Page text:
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The Floating World in Japanese Fiction Review


There is a deep, simple, fascinating beauty in the works of Characters of Worldly Young Men by Ejima Kiseki,, and The Woman Who Spent Her Life in Love by Ihara Saikaku. The literature of Japan has a stunning ability to, despite, or perhaps because of its simplicity, to express eloquently the simple, matter of fact nature of life. It has an appeal to it which isn’t but, not plain, but rather concise, direct, striking in how it eschews frills and prefers to go to the heart of the matter. Of course, Japanese literature is read through the barrier of translation and with a language, which has so much subtlety; nuance, and multiple meanings, a translator is of the upmost importance to the resultant text.

Just as striking, and not necessarily for the better, is the difference between the writers on Japanese literature Donald Kleene, author of World Within Walls, and this book, the Floating World in Japanese Fiction by Howard Hibbett. It is perhaps unfair to compare Fiction of the Japanese Floating World to World Within Walls, since Donald Kleene is an incredible craftsman, who does the feat of incorporating together literary analysis and the literature itself. Howard Hibbett by contrast has far more difficulty with this, and his beginning introduction-cum-historical overview is confusing and little related to the rest of the text. It wanders and lacks focus on the main subjects of the book, the two stories of The Woman Who Spent her Life in Love and Characters of Wordly Young Men. The organization, with the historical section preceeding the stories, does it no favors, as one rapidly forgets the historical features. It would have been far better to incorporate analysis into the chapters directly, or to have the historical analysis of Japanese literature afterwards. As it stands, the book is neither fish nor fowl: the stories it has are extracts with some chapters removed. While it lacks the historical depth and elegance of World Within Walls, it does have some overview of the material development of literature and novels, as well as the Ukiyo spirit of the time - its willingness to just exist, to be, the interest in luxuries and money, without too much thinking of what lies ahead, or the meaning of the Floating World itself, so distinctly Japanese with its multiple layers of meaning and undertones, so that it means both new, fashionable, à la mode - and yet also impermanent, with touches of sadness at its fleeting nature.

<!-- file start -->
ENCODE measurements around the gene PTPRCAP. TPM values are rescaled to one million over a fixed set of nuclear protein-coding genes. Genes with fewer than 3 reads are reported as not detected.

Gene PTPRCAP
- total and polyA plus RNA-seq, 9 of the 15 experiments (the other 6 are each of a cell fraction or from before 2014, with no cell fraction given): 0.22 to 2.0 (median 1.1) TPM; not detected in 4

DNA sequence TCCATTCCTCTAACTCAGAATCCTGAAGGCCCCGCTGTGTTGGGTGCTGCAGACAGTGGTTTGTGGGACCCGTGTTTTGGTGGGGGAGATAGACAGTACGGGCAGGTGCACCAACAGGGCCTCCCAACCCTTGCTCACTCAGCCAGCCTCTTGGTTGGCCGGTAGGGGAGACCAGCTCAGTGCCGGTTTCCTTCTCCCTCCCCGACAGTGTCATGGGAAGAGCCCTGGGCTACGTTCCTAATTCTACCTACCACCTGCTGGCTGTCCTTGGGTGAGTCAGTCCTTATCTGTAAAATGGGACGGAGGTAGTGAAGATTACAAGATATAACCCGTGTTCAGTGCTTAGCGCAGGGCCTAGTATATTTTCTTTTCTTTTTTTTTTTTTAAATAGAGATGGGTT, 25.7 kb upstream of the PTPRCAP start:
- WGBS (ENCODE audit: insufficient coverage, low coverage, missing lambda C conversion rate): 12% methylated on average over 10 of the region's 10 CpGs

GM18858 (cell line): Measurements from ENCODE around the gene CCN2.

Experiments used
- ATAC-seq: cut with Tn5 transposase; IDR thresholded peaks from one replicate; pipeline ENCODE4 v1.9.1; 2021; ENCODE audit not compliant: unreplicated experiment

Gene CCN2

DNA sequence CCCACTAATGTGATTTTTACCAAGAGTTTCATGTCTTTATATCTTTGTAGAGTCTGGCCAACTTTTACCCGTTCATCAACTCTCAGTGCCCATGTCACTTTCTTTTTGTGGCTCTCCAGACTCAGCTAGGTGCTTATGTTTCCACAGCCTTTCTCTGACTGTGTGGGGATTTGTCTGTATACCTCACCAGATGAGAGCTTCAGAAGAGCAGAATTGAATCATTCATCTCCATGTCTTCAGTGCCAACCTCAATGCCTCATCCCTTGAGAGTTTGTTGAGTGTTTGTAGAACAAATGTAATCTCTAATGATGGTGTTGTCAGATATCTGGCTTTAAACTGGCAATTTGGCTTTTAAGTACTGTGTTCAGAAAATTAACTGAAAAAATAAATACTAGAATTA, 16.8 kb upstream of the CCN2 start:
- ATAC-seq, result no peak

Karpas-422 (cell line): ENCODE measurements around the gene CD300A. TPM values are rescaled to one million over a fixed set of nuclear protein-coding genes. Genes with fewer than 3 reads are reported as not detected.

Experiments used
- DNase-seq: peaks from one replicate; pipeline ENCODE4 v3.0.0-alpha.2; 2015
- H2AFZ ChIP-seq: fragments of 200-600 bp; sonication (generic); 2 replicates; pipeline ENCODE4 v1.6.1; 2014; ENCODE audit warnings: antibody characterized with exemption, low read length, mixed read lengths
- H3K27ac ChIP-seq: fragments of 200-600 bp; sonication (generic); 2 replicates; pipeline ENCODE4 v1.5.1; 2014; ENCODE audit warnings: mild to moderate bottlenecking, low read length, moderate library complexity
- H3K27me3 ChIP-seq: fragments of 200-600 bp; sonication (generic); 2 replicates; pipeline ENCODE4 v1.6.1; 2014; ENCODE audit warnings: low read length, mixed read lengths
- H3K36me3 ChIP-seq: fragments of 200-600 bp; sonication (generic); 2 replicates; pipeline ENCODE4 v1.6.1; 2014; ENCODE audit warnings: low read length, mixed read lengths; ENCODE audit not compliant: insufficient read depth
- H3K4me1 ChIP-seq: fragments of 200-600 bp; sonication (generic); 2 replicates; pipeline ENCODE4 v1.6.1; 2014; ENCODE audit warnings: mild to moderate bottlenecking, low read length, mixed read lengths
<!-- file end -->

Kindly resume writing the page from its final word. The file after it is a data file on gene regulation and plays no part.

An illustration from a contemporary Japanese book

An illustration from a contemporary Japanese book

The stories themselves are are a fascinating and intriguing portrait on Japan during the 17th and 18th centuries. The characters especially in Characters of Worldly Young Men, are more in the way of types and novel individuals rather than portraits, due to their short length in part and partly due to the style of Japanese literature and character style of the epoch. But they are wonderfully amusing and vibrant: stories such as the dissolute son who engaged in wrestling, the son who feigns his suicide to get money from his father, a son who was fascinated and succeeds in becoming a samurai despite being from a humble background. It in the historical sense provides a brilliant look at the values and concerns of the time: most notable is the belief in declining morals, the fall of youth moral standards, and the rise of money as a determining force in life - in contrast to the aristocratic, noble, blood-based hierarchical ideals embraced formally by Japan. Ejima Kiseki is fascinating in how he plays at the fault lines between Japanese ideals and the actual nature of society: a formally prospective text, it seems far more a parody of the world, amusingly showing stereotypes and cut outs of Japanese individuals.

Women did not write the books and so inherently The Woman Who Spent Her Life in Love is a book by a man about prostitutes and courtesans, but its portrayal of the fall of the female character as she descends from the status of a high courtesan to a lowly street walker. But it is hard to resist a grin as along the way she seduces her master, or a twinge of sadness as she recounts her 8 abortions - helping to reveal Japanese sentiments on children and abortion. Similarly, the portrayal of brothel life, with the comic interactions between customers and the girls, is a wonderful portrait. Its growing focus on life of all classes of society strikes as a common theme of literature across the early modern world, from Europe to East Asia, and it makes the book a brilliant source on Japanese culture and society.

But the question remains - why settle for The Floating World when it lacks the full version of both stories and with its unsatisfactory debut? It makes for a mediocre addition to other works, neither fish now fowl as a historical secondary source, nor a full story collection. It has some great stories within, but these would be better read in their full, in their own books, rather than as part of this one.

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